Change in Latitude, Change in Attitude

30 January 2008 | Moraga, Ca.
23 January 2008 | San Diego, Ca.
20 January 2008 | Pacific Beach, San Diego
18 January 2008 | San Diego, California
17 January 2008 | 7 Miles South of the San Diego/Tijuana Border
15 January 2008 | Ensenada, Mexico
15 January 2008 | 100 MIles South of Ensenada
13 January 2008 | Isla Benitos
09 January 2008 | Bahia Santa Maria
08 January 2008 | 100 Miles South of Magdalena Bay
07 January 2008 | Cabo San Lucas, Mexico
06 January 2008 | Rounding Cabo Pulmo
05 January 2008 | La Paz, Mexico
25 December 2007 | Moraga, Ca.
15 December 2007 | Ensenada de Los Muertos, Mexico
10 December 2007 | Los Frailes, Mexico
05 December 2007 | Smack Dab' In The Middle
02 December 2007 | Mazatlan, Mexico
30 November 2007 | 128 Miles South of Mazatlan, 28 Miles Offshore
27 November 2007 | 15 miles Northwest of Manzanillo, Mexico

Pushing On

09 January 2008 | Bahia Santa Maria
Due to the fact that we are making fairly good time and the weather has calmed down a bit, we will continue pressing on to the north. Last night was a bit of a rough ride, although we did just fine. Cisnecito got banged around a bit, but she kept moving on without the slightest complaint or creak. The more time I spend on this boat (especially in rough conditions), the more respect and admiration I have for it. I think about all of the other sailboats in the world and what it would be like to do this same passage in something other than a Swan. Quite frankly, I wouldn't want to do it on anything else. Cisnecito sails incredibly well upwind, handles large waves and swells with ease, and looks sexy while doing it. What else could I ask for?? Well, a big, fat, and juicy "Double Double" cheeseburger from In n' Out wouldn't be all that bad, but that will have to wait for a few days.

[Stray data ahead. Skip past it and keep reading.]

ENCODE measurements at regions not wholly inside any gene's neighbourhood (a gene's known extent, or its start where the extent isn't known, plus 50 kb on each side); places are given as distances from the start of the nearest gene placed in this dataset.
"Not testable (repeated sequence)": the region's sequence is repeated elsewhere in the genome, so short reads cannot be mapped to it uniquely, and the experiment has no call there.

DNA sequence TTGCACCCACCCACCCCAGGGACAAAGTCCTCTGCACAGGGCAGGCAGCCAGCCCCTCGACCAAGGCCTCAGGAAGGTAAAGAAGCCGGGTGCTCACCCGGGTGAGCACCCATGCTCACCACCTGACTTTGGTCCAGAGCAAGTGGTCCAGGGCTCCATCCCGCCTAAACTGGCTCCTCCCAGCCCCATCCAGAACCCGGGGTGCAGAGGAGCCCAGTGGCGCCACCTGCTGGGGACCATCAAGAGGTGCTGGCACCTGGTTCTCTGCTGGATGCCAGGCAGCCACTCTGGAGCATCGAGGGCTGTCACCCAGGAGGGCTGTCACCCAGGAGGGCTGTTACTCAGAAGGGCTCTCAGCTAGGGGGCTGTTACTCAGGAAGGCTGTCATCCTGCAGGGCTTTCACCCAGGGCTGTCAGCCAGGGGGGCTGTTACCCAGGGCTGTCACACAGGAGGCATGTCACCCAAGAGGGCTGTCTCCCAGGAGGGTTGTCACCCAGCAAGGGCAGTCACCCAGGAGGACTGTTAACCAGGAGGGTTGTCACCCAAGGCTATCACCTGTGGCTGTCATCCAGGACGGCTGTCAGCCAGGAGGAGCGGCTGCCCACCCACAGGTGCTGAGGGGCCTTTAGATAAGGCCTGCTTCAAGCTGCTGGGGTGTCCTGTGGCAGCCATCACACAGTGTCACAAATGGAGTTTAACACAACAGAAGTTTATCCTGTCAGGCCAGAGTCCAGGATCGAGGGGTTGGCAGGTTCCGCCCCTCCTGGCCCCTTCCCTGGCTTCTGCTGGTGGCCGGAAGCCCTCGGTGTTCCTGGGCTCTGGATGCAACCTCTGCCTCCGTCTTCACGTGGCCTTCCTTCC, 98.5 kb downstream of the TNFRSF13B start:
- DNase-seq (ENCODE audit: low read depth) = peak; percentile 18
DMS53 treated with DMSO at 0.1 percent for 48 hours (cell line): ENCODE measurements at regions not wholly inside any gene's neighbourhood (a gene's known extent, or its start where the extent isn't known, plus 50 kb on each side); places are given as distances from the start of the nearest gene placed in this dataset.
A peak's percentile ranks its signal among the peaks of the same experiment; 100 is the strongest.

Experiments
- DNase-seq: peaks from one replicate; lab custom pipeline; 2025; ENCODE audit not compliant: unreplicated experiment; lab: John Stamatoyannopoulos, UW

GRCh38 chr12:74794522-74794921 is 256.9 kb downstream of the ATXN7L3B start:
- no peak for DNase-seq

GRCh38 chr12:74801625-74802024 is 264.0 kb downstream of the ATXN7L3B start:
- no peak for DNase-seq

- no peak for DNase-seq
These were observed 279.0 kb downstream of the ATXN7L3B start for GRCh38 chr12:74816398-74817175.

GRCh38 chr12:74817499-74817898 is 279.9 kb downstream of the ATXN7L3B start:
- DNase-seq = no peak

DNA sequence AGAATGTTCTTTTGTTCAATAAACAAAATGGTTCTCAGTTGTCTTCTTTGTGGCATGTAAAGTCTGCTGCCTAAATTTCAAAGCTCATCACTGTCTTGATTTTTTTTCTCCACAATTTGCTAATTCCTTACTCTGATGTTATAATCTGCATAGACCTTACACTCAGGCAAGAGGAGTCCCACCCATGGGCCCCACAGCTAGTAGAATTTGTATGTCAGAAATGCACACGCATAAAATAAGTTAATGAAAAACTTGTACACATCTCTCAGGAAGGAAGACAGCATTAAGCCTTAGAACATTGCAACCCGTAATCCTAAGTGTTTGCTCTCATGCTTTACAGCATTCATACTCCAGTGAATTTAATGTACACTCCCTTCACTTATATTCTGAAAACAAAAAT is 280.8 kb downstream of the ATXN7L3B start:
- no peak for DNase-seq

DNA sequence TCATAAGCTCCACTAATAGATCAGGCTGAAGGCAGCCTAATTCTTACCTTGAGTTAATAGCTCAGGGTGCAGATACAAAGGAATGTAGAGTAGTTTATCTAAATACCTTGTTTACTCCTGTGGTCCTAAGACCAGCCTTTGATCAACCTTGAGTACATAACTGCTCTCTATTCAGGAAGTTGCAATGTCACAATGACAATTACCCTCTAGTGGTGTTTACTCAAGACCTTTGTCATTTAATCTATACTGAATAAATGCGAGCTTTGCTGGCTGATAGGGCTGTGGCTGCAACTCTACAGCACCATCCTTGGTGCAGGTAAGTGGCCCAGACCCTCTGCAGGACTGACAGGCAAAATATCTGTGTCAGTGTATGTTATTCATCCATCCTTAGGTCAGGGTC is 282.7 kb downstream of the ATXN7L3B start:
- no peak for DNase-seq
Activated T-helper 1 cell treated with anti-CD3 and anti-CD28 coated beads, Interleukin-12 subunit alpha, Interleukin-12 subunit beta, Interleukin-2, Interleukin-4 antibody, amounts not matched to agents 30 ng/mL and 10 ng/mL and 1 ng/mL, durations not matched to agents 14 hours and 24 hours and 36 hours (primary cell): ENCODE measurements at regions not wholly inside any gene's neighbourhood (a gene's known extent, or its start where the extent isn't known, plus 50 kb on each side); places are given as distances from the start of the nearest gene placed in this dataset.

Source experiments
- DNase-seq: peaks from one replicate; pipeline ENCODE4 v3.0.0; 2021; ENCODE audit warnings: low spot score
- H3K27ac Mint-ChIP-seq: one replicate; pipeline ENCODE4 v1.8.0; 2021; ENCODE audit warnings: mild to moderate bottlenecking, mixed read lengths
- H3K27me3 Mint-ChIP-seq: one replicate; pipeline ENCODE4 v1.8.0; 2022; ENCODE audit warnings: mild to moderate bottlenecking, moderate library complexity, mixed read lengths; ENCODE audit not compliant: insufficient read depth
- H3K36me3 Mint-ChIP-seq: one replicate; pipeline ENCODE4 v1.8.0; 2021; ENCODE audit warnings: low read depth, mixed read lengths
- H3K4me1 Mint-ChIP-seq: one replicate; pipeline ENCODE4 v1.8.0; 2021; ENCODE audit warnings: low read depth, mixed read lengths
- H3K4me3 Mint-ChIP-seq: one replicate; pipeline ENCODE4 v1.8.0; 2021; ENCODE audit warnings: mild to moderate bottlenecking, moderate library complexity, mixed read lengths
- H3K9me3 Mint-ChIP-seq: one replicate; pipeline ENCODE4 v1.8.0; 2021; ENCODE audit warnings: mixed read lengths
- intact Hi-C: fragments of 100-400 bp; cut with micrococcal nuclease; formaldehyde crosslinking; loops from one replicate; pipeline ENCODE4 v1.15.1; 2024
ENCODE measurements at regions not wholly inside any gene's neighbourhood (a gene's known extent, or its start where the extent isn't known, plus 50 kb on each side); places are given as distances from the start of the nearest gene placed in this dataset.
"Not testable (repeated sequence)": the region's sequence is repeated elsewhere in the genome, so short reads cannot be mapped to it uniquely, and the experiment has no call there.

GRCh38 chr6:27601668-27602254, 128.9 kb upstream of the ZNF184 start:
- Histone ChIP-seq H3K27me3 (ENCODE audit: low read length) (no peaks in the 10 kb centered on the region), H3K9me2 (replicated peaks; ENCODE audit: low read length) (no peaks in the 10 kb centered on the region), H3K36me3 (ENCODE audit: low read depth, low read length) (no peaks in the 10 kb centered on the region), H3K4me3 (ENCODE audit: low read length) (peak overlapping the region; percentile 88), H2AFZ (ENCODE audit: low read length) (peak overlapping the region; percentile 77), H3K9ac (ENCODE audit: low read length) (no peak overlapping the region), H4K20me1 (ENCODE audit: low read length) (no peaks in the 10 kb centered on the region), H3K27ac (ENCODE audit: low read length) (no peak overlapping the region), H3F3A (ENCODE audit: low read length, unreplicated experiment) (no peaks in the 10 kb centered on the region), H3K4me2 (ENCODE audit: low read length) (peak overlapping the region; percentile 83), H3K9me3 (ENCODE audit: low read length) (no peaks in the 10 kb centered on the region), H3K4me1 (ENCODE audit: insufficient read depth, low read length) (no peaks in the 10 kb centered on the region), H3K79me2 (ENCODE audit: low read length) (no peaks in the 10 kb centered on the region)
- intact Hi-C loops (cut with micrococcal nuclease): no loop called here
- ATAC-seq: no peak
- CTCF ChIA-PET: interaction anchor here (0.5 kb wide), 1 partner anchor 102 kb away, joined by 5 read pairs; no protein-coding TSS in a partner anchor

San Diego doesn't seem too terribly far away at this point, which is pretty amazing. Even more exciting is the fact that we will reach our half way point sometime tomorrow evening. This is a big milestone (at least in my eyes), as the second half of the passage should be easier, in terms of sea-state and wind. So, we will keep plugging along and take things day by day. I know that is a horrible cliche, but it is quite true. In fact, sometimes I over-simplify things and divide up my days into different portions, and focus on each one. I find that it helps me stay focused and calm during uncomfortable situations, and ultimately keeps me happy and in good spirits which is incredibly important when living on a 46 foot floating piece of fiberglass. Keeping watch is my most intense time as I want to finish my trip on a positive note and perform well. We've sailed over 3000 miles thus far, and I've been fortunate enough to avoid any serious mishaps. Obviously I'd like to keep it that way, so I take my time at the helm very seriously. Additionally, a major screw-up could potentially present the ultimate "worst case scenario", which I don't plan on being part of for at least another 65 years or so.

Tomorrow is just another day, although another day closer to the end of my journey. It is becoming quite difficult to put the entire trip in perspective, although I am starting to put a few interesting thoughts together which I hope to share someday. But for now, I will simply focus on doing the dinner dishes without dropping a knife and putting a dent in the gorgeous teak floor.
Vessel Name: Cisnecito
Vessel Make/Model: 46 ft Nautor Swan
Crew: Andrew Roberts
After working in the insurance industry for 4 years, I jumped at the opportunity to join Cisnecito, a 46 foot Nautor Swan. She currently lays in Colon, Panama preparing for her last extended cruise back to Newport, Ca. [...]

Checked Out and Headed to Central America

Who: Andrew Roberts